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Language of trust overrides statutes, COA rules

November 17, 2014

A man’s promise to sue his brother and deplete their father’s trust of its assets resulted in him being ordered to pay $13,166 in attorney fees to the trust.

Walter Penner created the Walter Penner Living Trust and named his sons, Ronald, Stanley and Frank as beneficiaries. Ronald was designated as the trustee. After the patriarch’s death, Stanley filed a Petition for Trustee’s Accounting for Order to Sell Real Estate and Related Matters, alleging Ronald had committed certain breaches of the trust.

The Lake Circuit Court denied Stanley’s claims and subsequently ordered him to pay $13,166 in attorney fees.

In In the Matter of the Walter Penner Trust Under Agreement Created by the Grantor, Walter Penner on April 13, 2010, Stanley Penner v. Ronald Penner, 45A03-1212-TR-516, the Indiana Court of Appeals affirmed. It also remanded for the trial court to determine the trust’s appellate attorney fees.
 
On appeal, Stanley again raised his breach of trust argument. He argued he was entitled to an accounting of the Penner Trust as provided in Indiana Codes 30-4-3-6(b) and 30-4-5-12(a).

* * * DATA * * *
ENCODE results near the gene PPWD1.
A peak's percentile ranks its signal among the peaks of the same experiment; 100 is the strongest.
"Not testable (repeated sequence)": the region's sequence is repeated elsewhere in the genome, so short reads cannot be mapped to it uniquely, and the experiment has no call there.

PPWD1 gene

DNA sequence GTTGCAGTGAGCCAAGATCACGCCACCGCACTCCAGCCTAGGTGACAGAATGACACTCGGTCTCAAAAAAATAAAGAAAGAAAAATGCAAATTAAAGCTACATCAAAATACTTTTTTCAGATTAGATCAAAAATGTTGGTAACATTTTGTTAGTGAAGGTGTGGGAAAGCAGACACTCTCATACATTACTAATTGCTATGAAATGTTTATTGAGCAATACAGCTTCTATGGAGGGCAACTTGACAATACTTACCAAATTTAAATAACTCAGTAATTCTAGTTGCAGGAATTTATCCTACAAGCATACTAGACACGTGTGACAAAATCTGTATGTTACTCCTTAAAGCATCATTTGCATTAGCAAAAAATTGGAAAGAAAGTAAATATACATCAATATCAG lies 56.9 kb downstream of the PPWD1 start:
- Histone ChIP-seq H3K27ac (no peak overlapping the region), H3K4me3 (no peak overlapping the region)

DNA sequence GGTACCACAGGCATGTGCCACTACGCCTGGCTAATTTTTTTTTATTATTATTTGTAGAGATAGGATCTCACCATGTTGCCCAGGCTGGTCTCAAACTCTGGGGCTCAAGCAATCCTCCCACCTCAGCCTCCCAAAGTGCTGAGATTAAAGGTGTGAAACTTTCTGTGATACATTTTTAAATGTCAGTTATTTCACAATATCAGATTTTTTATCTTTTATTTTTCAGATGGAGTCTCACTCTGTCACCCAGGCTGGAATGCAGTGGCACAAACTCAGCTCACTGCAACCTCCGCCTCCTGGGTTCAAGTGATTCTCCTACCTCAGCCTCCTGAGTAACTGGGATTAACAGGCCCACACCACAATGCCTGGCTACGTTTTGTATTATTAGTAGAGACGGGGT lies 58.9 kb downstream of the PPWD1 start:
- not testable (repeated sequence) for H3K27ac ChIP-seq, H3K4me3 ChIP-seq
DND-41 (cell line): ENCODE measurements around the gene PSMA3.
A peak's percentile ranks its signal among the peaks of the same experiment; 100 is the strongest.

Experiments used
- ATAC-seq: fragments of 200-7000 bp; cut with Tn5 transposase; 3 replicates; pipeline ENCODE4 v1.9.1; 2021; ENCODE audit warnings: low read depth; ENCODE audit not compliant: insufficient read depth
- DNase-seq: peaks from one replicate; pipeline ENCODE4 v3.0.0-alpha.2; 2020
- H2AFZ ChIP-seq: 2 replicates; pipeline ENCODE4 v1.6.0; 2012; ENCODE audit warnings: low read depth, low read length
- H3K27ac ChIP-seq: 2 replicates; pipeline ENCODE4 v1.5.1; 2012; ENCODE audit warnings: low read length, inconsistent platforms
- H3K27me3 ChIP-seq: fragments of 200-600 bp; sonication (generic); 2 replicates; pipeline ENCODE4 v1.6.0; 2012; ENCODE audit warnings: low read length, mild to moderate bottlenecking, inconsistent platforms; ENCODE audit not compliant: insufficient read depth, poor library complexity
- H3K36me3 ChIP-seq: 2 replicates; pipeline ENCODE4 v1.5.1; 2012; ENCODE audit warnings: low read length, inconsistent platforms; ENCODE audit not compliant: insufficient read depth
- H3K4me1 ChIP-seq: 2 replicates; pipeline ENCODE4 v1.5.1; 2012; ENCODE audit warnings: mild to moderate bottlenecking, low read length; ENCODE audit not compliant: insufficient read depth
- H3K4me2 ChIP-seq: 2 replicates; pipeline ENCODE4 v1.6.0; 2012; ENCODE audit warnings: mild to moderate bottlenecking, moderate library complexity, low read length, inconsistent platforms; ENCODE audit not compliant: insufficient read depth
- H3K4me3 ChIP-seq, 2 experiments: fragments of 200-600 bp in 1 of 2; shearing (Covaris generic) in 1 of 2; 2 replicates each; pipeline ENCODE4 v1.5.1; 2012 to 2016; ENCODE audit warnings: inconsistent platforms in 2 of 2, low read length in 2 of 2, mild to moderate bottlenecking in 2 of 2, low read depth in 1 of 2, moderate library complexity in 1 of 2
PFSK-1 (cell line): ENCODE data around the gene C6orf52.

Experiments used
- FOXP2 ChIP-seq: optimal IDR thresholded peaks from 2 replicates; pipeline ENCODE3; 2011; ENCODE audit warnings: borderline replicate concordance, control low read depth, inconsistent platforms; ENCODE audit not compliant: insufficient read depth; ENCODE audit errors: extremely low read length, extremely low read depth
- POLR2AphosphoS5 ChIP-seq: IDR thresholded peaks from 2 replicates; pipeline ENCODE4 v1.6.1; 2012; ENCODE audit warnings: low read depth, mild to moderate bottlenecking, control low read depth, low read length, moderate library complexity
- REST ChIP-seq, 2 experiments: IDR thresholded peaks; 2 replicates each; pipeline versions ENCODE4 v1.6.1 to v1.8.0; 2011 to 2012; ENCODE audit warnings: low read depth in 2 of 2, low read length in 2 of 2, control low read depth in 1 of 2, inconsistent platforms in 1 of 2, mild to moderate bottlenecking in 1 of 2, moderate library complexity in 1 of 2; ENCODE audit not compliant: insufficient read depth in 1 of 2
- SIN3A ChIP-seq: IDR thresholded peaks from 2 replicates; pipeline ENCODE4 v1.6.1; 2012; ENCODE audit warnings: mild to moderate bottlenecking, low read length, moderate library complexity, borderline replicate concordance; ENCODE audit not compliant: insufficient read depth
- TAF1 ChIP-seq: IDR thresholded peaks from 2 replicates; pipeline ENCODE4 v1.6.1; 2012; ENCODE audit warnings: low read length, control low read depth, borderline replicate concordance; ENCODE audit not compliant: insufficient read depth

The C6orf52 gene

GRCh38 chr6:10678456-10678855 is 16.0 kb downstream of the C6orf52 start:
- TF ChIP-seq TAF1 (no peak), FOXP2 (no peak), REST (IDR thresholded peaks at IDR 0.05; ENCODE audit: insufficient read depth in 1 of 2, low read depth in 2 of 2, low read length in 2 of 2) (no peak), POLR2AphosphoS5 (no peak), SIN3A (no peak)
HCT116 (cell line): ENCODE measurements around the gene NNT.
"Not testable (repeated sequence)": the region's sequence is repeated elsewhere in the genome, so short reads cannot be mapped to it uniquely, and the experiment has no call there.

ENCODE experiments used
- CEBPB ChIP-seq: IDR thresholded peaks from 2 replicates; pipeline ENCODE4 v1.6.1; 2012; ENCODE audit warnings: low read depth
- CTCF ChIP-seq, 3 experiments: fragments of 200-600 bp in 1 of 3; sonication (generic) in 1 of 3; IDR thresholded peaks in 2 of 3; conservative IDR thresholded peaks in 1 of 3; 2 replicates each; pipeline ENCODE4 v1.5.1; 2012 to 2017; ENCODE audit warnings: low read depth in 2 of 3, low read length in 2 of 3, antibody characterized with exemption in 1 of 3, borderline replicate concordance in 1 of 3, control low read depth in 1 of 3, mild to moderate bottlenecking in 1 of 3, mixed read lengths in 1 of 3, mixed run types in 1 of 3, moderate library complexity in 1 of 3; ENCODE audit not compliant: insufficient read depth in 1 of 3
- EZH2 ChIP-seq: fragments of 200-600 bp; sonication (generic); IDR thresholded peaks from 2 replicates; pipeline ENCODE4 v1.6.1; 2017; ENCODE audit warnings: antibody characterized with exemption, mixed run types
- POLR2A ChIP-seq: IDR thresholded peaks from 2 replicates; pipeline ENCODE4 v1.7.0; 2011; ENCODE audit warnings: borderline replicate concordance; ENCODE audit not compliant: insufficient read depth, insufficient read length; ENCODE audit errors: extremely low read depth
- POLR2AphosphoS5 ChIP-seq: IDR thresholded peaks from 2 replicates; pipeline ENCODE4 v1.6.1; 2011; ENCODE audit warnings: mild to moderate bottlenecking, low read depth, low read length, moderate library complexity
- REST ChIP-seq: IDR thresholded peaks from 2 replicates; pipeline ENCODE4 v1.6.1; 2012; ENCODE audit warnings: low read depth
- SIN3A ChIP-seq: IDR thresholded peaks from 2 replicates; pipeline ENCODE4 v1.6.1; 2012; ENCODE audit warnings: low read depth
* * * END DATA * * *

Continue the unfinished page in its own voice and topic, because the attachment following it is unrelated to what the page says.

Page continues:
Although these statutes require access to a trust’s accounting, the Court of Appeals found the laws indicate these requirements apply only when the terms of the trust to do provide otherwise. The COA agreed with the trial court that the language in the Penner Trust was not ambiguous and, therefore, the trust’s provisions overrode the statutes.

Stanley also asserted the terms of the Penner Trust were violated when Ronald delayed selling Walter’s home and when he paid Walter’s medical and funeral expenses out of his personal account rather than from the trust.

The Court of Appeals ruled both assertions were an invitation to reweigh evidence which it declined to do.

The three-member panel noted Ronald presented evidence he waited to list Walter’s house until the real estate market improved so as to get the most from the sale. The COA found no evidence that Ronald improperly used his personal funds for the benefit of the trust.   

 

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